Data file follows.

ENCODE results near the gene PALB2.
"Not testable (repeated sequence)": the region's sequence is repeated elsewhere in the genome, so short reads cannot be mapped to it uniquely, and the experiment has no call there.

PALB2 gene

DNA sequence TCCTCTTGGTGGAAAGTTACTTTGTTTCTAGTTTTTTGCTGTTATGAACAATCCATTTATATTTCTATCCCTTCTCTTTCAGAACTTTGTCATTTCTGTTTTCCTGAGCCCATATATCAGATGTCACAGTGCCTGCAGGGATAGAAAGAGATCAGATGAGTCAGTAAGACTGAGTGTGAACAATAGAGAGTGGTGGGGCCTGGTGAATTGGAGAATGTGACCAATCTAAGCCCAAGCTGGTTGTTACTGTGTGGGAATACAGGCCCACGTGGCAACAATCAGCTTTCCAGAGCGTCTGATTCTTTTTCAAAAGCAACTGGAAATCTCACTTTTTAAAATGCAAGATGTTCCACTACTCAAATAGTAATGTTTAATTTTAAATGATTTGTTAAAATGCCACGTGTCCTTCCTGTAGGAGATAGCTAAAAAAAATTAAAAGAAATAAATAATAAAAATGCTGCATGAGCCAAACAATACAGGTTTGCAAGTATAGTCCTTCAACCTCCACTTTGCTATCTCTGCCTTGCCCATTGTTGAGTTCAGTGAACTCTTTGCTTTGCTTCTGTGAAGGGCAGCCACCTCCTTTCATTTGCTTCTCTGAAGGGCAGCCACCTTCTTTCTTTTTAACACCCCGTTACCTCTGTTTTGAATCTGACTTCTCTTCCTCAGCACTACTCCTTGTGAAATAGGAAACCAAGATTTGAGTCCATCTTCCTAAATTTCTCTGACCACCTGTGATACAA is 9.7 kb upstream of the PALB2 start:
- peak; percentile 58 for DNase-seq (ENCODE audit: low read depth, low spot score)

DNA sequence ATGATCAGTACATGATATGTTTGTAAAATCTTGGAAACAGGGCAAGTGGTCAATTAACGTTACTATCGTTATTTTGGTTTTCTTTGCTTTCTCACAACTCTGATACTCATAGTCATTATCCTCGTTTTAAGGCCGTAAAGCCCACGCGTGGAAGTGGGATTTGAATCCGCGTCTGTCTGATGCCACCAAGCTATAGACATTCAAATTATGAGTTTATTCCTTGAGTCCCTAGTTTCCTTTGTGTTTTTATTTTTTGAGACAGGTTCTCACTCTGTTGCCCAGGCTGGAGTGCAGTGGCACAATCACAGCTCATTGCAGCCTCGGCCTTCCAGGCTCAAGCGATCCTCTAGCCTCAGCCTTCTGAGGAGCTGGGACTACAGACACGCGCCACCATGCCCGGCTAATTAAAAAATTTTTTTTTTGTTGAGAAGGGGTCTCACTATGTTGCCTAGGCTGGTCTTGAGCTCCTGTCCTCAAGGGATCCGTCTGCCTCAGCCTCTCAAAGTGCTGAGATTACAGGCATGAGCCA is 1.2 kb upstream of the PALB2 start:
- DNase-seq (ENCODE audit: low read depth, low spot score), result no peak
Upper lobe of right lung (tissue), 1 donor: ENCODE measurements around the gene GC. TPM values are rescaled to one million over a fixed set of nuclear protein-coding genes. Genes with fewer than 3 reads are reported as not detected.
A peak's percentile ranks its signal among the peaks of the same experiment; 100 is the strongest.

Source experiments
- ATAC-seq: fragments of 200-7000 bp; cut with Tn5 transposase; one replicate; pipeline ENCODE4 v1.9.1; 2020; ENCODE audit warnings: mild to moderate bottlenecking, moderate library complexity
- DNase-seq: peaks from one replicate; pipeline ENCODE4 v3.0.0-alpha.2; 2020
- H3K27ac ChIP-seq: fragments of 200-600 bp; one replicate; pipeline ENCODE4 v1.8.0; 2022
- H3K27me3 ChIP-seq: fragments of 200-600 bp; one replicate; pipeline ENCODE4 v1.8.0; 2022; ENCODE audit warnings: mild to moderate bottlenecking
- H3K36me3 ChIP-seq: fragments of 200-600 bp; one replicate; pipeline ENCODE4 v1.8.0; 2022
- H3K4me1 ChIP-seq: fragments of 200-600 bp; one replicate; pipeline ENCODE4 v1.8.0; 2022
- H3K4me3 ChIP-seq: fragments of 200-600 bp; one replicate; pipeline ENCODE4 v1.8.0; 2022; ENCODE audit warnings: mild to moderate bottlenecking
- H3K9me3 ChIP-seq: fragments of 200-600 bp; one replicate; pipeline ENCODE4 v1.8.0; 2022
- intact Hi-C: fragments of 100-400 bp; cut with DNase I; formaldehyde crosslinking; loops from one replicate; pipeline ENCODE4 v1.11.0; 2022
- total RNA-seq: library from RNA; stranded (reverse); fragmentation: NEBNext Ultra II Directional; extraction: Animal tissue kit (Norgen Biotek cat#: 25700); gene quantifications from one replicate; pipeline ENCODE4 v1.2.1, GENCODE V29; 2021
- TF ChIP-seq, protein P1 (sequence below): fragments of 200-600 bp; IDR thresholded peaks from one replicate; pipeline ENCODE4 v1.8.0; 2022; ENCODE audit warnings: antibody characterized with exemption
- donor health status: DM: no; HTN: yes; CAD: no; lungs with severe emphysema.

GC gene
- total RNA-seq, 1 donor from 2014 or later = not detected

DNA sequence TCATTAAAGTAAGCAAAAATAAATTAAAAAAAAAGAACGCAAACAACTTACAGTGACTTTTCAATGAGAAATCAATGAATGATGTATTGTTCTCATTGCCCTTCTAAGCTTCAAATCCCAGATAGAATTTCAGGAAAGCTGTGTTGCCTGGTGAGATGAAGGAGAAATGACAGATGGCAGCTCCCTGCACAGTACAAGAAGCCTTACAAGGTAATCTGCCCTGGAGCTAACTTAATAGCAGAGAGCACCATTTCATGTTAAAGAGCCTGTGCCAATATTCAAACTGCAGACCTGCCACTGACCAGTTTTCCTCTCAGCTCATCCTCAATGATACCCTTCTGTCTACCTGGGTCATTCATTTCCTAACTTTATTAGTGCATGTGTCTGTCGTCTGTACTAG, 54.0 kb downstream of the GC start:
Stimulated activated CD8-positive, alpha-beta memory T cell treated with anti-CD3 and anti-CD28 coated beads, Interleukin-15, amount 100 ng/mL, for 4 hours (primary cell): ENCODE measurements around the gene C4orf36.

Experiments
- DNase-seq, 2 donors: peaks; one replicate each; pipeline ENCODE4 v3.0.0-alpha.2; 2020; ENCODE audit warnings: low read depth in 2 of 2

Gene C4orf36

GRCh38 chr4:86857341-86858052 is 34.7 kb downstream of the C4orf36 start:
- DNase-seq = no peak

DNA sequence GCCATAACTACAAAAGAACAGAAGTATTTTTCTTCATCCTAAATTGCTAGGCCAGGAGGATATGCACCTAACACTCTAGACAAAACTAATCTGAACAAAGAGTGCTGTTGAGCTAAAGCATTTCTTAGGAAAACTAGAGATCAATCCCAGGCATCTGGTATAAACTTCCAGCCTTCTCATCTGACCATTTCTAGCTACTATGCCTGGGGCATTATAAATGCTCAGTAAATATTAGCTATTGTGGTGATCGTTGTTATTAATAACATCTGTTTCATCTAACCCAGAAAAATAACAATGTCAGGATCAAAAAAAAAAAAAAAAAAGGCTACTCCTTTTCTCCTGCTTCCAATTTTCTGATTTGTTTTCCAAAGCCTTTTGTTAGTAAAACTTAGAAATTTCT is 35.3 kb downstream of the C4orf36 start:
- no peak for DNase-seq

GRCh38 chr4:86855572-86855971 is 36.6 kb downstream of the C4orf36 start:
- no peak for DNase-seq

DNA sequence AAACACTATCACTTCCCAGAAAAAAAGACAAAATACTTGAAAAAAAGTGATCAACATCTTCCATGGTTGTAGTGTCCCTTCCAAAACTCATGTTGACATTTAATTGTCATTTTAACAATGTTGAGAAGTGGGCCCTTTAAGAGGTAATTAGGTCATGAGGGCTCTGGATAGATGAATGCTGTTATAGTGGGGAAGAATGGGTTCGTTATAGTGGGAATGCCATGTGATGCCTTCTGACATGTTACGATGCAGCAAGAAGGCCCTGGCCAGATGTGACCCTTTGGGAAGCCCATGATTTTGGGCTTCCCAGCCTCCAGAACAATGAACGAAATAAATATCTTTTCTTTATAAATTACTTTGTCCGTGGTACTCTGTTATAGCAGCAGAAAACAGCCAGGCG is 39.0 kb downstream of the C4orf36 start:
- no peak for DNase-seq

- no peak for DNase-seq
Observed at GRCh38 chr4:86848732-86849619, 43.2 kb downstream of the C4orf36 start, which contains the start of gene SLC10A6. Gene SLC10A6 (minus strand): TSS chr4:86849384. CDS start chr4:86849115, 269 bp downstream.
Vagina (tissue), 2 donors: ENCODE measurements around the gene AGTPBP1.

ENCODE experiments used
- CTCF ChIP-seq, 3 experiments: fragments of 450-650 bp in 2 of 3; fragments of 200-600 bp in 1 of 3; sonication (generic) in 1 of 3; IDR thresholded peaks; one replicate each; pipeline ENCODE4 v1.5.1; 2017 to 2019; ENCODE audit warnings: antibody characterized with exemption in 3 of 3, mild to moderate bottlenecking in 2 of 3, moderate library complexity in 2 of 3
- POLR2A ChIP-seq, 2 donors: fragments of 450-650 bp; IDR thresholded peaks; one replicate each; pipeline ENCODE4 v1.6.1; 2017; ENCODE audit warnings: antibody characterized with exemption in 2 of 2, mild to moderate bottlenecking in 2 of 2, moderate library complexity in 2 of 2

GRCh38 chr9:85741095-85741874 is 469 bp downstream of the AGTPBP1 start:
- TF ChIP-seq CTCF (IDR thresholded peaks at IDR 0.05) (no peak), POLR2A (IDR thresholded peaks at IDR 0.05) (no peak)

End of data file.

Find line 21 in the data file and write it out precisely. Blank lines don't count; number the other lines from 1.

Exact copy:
- TF ChIP-seq, protein P1 (sequence below): fragments of 200-600 bp; IDR thresholded peaks from one replicate; pipeline ENCODE4 v1.8.0; 2022; ENCODE audit warnings: antibody characterized with exemption